Met uses undercover victim officers to clamp down on luxury watch thefts
The operation has led to more than 20 convictions so far
The Metropolitan Police has used undercover “victim” officers to catch robbers attempting to steal luxury watches in central London.
Two operations carried out in late 2022 and 2023 across South Kensington, Chelsea, Soho and Mayfair saw officers deployed as potential targets wearing expensive watch brands.
Opportunistic criminals who then tried to steal the watches in the street were apprehended by other undercover officers nearby, with both operations leading more than 20 convictions so far.
The robbers targeted luxury Swiss brands such as Rolex and Patek Philippe, which retain a high value in second-hand markets.
They tried to lure the undercover officers into a false sense of security outside bars and other venues by offering drugs or directions to sex workers.
It comes after new data found 29,000 watches had been reported stolen to the Met in the last five years, with one in five of those thefts involving violence.
During a media briefing on Tuesday, Met Commander for Intelligence Ben Russell said the operations were about “preventing crime in certain locations in a precise way”, while he praised the “immense professionalism and dedication” of the officers involved.
Speaking after the briefing, he said: “We think this is organised crime, but it’s pretty opportunistic.
“There are groups of young men, mainly in their 20s and 30s, hanging around outside bars and clubs spotting people, and they know what they’re looking for.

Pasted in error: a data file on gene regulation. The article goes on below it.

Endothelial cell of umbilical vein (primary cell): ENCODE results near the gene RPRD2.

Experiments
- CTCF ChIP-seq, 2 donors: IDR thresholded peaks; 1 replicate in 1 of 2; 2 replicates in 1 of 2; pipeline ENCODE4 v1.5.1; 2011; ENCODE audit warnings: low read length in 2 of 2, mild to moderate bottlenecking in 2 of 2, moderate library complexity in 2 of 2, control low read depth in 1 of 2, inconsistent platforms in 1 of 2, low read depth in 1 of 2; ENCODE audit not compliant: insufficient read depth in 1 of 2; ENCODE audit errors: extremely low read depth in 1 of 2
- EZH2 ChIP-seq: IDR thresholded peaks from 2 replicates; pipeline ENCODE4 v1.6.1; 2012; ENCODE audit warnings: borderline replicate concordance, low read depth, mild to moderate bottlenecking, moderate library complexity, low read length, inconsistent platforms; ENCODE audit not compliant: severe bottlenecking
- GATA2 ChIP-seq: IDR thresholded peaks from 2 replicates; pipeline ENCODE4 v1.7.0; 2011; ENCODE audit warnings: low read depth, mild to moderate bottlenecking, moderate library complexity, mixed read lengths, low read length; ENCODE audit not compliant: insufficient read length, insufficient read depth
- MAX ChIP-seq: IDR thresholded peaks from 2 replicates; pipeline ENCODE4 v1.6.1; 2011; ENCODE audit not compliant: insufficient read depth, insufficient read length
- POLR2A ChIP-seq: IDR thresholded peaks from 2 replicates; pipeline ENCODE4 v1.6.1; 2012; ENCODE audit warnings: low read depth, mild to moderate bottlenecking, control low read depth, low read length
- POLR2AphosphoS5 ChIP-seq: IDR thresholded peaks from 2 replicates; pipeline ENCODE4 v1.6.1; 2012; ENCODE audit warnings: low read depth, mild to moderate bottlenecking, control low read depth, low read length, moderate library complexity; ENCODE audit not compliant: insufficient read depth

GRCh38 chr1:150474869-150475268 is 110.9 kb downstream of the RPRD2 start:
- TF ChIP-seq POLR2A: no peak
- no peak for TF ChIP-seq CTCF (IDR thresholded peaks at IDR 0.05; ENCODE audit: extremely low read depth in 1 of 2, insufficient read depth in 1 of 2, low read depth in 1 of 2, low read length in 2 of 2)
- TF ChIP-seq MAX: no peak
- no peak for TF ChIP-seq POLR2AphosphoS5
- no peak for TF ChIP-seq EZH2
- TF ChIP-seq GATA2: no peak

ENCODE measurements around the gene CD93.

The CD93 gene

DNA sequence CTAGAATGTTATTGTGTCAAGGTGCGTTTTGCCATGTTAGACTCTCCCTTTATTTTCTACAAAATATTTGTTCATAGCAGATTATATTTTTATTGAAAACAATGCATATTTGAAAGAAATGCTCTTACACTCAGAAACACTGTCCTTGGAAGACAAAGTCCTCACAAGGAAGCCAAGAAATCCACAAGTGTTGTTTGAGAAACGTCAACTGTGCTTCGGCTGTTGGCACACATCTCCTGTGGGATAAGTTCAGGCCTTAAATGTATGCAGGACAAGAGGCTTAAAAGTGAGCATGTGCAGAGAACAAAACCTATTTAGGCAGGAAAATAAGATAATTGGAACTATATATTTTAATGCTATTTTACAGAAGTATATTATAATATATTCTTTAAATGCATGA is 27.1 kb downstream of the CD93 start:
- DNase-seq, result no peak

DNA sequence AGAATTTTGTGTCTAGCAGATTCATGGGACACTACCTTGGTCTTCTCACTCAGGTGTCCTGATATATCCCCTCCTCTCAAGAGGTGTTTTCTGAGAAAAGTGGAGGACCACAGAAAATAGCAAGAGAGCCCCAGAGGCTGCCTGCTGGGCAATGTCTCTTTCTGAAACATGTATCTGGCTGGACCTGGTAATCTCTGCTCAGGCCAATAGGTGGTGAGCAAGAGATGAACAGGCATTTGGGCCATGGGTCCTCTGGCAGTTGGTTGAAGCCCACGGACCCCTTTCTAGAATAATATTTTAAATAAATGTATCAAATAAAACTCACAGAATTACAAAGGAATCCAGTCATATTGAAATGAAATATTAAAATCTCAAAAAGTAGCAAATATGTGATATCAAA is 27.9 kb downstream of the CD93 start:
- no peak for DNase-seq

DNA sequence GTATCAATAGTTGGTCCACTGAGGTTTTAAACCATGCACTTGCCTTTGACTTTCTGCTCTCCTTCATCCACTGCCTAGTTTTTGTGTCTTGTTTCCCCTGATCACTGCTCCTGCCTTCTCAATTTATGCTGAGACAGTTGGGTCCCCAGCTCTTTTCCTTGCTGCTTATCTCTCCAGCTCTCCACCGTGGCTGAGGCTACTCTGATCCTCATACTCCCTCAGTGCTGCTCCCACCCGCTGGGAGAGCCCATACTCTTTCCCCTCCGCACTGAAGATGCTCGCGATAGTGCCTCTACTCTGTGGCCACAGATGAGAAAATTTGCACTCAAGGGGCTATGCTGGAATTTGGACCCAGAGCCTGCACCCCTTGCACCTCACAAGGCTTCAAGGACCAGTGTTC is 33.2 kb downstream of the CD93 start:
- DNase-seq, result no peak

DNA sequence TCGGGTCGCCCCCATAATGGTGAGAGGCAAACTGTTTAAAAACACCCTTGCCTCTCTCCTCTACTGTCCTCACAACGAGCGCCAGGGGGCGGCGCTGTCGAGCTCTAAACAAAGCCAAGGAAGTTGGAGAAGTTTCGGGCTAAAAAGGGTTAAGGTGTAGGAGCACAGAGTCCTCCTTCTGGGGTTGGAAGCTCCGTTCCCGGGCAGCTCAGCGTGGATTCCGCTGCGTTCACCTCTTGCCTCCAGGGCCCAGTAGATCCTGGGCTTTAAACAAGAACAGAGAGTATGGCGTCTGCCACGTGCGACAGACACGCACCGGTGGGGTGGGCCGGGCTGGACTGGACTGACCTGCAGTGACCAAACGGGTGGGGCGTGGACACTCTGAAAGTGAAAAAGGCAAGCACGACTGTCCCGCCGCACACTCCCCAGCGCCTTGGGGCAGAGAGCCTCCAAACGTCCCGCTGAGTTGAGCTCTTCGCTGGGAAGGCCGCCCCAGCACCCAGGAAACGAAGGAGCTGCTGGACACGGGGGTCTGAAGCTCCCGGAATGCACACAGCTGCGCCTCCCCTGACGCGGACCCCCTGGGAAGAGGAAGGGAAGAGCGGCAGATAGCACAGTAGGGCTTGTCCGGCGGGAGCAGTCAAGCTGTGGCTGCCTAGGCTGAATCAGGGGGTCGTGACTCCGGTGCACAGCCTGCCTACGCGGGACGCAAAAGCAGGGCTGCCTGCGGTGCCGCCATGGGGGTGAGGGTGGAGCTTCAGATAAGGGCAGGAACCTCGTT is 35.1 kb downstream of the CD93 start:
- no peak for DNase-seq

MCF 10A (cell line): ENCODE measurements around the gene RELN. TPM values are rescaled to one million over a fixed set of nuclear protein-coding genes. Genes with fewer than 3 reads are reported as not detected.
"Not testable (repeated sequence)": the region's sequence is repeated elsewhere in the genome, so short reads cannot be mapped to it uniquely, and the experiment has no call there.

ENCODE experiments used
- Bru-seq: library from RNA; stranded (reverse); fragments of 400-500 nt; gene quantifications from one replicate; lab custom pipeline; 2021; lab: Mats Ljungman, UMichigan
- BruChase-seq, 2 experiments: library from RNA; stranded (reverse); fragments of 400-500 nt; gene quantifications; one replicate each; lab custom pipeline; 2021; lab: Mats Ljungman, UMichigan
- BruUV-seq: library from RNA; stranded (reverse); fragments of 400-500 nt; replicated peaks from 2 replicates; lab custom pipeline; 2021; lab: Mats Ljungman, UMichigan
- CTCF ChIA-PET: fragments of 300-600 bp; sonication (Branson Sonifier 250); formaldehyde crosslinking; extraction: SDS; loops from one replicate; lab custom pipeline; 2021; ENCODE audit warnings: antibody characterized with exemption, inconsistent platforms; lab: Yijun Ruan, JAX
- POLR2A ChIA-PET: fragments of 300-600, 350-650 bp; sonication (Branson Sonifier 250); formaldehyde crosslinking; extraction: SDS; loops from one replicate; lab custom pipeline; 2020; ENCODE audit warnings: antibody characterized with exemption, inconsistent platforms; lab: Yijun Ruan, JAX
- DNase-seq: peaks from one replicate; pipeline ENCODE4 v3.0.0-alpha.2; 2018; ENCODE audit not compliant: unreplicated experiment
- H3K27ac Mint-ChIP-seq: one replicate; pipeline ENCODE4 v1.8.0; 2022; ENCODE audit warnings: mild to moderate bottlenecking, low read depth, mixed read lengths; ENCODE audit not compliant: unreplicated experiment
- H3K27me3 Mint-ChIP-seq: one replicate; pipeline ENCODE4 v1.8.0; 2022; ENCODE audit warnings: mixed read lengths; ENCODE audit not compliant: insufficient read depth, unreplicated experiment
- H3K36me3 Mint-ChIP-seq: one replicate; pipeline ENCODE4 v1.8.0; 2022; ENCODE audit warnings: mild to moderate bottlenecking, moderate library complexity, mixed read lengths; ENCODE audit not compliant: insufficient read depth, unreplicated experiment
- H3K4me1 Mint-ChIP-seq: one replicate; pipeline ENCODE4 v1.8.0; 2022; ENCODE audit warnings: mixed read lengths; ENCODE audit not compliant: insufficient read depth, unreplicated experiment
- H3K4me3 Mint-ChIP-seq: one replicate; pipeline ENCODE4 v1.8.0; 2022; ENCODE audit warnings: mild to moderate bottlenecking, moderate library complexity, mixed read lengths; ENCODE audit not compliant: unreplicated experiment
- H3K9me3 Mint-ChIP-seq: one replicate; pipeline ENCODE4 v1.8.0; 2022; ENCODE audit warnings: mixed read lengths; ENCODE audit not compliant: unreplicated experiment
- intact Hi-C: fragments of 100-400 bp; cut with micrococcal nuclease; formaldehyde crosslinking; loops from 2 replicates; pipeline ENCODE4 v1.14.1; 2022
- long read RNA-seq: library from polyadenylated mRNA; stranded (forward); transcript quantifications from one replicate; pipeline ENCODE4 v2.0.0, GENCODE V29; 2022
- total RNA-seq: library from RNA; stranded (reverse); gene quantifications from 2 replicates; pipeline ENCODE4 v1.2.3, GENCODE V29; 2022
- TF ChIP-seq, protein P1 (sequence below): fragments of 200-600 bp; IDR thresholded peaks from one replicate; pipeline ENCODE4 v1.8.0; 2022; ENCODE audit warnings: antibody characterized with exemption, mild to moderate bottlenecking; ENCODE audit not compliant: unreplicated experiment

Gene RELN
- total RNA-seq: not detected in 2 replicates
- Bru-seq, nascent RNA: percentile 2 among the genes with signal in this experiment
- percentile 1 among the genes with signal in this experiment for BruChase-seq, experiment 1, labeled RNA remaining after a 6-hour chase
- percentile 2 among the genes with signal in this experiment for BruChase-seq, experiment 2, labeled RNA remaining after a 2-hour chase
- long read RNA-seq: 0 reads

“They’re not stealing people’s fakes – they are targeting original, genuine, expensive watches. They’re getting right up in people’s faces, they’re man-handling victims, they’re spending quite a bit of time talking to victims to make sure they know what they’re stealing.”
Between April and September 2022, around 300 luxury watch robberies were reported stolen across Westminster, Kensington, Chelsea, Hammersmith and Fulham with a total value of roughly £4 million, Commander Russell said.
The Met then pinpointed three hotspots – South Kensington, Chelsea, Soho and Mayfair – as the areas where the robberies most frequently occurred.
Thursday, Friday and Saturday nights, specifically between 11pm and 4am, were identified as the most frequent times that the thefts would occur.
Following the first operation from October to December 2022 there was a reduction in reported watch thefts of 28% in the three-month period.
The second operation, carried out from March to October last year, saw a further decrease in robbery cases in the three areas of 16%.
Overall, the number of watch robberies in the boroughs in the summer of 2023 was half that of the previous year.
A total of 27 men were arrested and successfully charged in the operations, with 21 being convicted and 14 sentenced to 26 years in jail.
Mr Russell said he would not tell people not to wear watches but advised those intent on doing so to be aware of their surroundings, and to get insurance and take a photograph of their possession.
He added: “We’re really keen to continue using precision and data and our approach, we’ll use a range of tactics to do that… that might be involving undercover officers, that might be high visibility patrols, that might be using our intelligence to stop people before they even go out.”
Data obtained under a Freedom of Information request by database the Watch Register found there were 28,999 watches reported stolen to the Met since 2019, with 5,768 (20%) of these reports involving violence.
There were 49,854 total watches reported stolen across the 21 UK police forces that responded to the request over the same period.
A gang of four robbers are due to be sentenced to years in jail at the Old Bailey next month after Emmanuel Odunlami, 32, was killed for his fake designer watch in May 2022.
The music manager was stabbed to death in the City of London after he was seen wearing a Patek Philippe Nautilus watch which, if real, was worth between £90,000 and £300,000.
Published: by Radio NewsHub